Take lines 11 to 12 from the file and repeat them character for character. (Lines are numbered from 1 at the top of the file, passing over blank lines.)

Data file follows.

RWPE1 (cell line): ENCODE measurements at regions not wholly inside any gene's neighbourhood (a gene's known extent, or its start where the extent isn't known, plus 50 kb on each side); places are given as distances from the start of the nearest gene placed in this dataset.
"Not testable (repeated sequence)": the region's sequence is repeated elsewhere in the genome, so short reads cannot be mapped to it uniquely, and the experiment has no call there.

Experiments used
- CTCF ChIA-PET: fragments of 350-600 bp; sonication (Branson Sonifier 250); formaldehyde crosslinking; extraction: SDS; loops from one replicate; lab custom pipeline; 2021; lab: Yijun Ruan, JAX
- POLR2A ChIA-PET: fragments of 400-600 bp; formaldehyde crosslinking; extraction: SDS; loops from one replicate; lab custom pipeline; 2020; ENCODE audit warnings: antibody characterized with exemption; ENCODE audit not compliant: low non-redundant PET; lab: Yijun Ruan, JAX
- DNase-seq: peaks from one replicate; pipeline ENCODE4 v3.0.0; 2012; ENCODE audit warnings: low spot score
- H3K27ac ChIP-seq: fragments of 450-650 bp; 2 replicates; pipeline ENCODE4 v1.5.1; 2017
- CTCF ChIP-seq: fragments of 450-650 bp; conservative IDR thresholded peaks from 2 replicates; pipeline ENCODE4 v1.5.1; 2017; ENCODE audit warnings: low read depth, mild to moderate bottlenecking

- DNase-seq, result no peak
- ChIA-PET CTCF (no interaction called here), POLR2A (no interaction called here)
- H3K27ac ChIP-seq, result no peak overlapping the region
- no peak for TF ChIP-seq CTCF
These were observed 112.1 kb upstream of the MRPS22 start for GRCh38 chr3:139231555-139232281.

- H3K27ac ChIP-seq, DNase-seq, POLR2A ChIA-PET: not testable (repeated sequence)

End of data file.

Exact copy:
- H3K27ac ChIP-seq, result no peak overlapping the region
- no peak for TF ChIP-seq CTCF